“Nihil sub sole novum.”
Those who read Latin know what it means: “Nothing new under the sun.” When it comes to teaching Latin, however, UGA has something quite new to talk about: It has the largest program of any two- or four-year college or university in the U.S.
In a just- published survey of more than 2,500 college and university Latin programs, the Modern Language Association reported that for fall semester 2009, UGA had some 417 undergraduates taking Latin courses, along with 42 graduate students. That, in comparison, is nearly twice as many as the University of North Carolina at Chapel Hill.
“We have long had one of the biggest classics departments in the country,” said Richard LaFleur, Franklin Professor of Classics, and coordinator of the Elementary Latin Program. “But this is the first MLA survey of languages other than English for U.S. institutions of higher education since 2006, and we believe our ranking points out again how important Latin and classical languages remain for a complete and well-rounded education.”
The survey found that “course enrollments in languages other than English reached a new high in 2009.” LaFleur, who was head of classics for more than two decades at UGA, is a “major national figure in the advancement of Latin study in college and high school curricula,” according to Naomi Norman, head of the UGA classics department. He is, in addition, a noted scholar with many books to his credit.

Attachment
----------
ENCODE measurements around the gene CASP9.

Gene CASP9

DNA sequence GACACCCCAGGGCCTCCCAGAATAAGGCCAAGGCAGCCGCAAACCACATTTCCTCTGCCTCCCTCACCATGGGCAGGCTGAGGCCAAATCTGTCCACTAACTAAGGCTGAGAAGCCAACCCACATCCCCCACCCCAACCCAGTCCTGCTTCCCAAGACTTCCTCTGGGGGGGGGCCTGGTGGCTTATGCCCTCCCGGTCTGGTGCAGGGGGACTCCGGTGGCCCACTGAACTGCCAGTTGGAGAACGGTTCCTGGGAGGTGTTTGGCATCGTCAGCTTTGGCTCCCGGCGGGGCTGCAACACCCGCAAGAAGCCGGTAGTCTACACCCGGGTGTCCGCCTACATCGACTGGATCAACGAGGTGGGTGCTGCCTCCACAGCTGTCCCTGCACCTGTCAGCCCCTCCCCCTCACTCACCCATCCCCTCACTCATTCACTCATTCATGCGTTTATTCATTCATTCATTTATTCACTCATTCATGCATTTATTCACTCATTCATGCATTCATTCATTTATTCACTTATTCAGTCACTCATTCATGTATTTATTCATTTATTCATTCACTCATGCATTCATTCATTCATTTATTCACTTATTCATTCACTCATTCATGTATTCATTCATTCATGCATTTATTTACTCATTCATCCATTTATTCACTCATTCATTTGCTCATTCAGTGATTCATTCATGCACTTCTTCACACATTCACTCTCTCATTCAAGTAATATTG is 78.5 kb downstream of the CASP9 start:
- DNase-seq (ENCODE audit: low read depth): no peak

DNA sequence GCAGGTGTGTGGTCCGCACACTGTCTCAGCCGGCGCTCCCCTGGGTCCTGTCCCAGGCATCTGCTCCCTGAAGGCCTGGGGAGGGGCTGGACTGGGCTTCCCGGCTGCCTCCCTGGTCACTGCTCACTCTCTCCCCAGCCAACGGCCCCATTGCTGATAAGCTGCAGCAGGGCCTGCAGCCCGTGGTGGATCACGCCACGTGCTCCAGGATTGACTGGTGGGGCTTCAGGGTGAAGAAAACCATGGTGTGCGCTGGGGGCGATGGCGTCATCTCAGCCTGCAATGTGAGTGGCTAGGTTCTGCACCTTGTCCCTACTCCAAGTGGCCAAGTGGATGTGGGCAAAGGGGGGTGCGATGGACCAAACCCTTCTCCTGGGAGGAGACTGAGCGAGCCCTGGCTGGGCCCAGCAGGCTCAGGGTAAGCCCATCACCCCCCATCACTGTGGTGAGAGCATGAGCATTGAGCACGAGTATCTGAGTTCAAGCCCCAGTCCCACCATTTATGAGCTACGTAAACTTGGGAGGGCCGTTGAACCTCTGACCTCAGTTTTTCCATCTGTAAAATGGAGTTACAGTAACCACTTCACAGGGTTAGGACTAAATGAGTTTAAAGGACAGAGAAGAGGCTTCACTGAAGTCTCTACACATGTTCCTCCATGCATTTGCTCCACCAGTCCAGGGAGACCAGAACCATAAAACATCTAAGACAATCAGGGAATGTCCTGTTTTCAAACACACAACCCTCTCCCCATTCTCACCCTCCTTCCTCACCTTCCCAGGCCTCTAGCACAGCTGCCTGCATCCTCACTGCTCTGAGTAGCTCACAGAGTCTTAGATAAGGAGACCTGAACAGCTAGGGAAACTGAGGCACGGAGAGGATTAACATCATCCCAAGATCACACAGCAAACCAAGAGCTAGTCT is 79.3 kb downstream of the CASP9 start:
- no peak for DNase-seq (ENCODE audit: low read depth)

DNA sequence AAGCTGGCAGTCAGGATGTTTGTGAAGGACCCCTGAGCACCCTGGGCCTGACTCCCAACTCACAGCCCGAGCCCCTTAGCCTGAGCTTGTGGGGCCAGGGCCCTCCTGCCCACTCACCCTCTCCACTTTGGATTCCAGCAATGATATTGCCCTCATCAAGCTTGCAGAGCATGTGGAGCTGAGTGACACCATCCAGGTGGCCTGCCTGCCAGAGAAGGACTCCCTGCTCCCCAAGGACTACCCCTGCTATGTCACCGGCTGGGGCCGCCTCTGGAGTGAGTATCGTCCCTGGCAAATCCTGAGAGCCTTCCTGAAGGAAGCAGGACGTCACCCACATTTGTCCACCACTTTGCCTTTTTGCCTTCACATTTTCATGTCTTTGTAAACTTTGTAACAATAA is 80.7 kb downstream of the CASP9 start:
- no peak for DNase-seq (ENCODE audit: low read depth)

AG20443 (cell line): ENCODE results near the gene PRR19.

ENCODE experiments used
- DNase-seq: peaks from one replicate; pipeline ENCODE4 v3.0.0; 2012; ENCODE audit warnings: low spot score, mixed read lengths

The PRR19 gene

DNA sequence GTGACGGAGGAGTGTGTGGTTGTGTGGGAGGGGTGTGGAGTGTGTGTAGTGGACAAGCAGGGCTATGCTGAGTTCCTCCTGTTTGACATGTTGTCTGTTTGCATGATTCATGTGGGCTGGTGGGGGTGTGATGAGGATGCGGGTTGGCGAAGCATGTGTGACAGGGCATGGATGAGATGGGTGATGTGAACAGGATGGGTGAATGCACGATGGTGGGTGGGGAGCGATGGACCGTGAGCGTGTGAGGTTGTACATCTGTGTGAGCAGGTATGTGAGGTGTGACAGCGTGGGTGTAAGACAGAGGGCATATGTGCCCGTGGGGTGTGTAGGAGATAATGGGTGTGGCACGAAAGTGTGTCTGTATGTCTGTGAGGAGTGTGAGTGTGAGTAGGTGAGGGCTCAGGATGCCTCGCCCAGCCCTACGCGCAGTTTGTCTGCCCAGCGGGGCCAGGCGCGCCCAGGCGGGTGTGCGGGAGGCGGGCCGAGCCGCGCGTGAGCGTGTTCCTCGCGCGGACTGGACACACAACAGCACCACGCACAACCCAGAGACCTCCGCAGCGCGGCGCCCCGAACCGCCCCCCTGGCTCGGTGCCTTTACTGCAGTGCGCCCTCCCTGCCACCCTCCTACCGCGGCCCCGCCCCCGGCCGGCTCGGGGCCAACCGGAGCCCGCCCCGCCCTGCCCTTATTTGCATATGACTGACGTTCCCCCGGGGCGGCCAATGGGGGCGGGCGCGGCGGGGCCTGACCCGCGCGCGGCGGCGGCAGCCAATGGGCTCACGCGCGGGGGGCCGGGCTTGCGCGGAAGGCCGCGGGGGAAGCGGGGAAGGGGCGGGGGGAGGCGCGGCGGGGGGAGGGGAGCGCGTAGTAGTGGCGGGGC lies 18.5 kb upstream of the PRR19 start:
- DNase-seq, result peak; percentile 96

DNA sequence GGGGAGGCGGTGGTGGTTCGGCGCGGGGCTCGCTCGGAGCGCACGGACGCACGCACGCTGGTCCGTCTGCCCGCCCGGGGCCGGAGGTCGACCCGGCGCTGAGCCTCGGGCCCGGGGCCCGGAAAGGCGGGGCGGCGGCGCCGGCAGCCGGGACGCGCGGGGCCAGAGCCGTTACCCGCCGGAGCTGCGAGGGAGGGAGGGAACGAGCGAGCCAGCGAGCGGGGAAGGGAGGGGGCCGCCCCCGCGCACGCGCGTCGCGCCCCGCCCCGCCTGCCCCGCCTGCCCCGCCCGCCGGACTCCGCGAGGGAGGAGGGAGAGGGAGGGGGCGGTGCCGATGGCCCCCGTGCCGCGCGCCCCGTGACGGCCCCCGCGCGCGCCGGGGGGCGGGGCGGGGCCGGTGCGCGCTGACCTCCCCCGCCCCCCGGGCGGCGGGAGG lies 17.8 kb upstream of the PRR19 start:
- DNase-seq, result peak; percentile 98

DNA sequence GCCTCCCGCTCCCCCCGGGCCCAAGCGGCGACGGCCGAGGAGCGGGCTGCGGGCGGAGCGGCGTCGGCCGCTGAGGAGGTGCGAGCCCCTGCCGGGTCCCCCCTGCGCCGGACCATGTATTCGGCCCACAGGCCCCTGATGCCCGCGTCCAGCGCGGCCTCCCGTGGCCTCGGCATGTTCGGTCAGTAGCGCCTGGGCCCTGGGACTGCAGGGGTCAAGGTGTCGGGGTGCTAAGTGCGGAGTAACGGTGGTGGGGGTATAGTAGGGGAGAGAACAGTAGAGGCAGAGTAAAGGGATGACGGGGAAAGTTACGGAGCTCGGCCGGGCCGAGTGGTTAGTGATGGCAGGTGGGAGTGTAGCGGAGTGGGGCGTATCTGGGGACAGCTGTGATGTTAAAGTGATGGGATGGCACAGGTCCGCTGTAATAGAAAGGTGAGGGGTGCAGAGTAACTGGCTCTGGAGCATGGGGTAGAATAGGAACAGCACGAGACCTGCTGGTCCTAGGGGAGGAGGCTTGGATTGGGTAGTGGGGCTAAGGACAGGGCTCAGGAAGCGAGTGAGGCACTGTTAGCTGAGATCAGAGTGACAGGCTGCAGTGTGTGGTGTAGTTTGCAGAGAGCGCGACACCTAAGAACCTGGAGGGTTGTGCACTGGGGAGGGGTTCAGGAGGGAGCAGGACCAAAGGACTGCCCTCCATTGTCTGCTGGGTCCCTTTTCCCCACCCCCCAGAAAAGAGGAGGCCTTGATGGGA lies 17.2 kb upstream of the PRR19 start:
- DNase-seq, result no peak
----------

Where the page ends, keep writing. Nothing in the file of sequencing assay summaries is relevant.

According to available figures, there were 702,000 students in Latin classes in U.S. secondary schools in 1962, but by 1976, that number had dropped 79 percent. After the plunge, however, Latin began a comeback, and at UGA, Latin has remained strong. This year, 62 undergraduates list Latin as a major or minor. Add in major/minors in Greek and classical culture, and there are 181 now involved with these programs at UGA.
“The reason we haven’t suffered a decline is the work that Rick [LaFleur] and others did in the lean years,” said Norman. “And what many people don’t realize is that our graduates go on to careers in many professional areas, including the Foreign Service and the National Security Agency, as well as law, education, medicine and so many other fields.”
UGA’s motto-“Et docere et rerum exquirere causas” (most often translated as “To teach and to inquire into the nature of things”)-is still familiar to students and was carved into a frieze in the third-floor rotunda of the Miller Learning Center.
“In addition to having one of the largest classics faculties in the U.S., it is also one of the strongest and most diverse,” said LaFleur. “And interest in the department as a major has only grown over the years. We’re also proud of the service aspect of the department, since we are very much involved with K-12 programs throughout the state.”
UGA’s total enrollment in Latin classes in fact dwarfs most notable U.S. universities. Its 459 total Latin students in 2009
compared to 148 at Harvard and 136 at Yale, for example. Still, overall enrollments in college and university Latin classes have nowhere near the enrollments of such languages as Spanish, French and Italian.
“A hundred years from now, when students come into the Learning Center, they will still see UGA’s motto-and it will still be in Latin,” said LaFleur. “That will continue to say a great deal about where we came from-and where we are going.”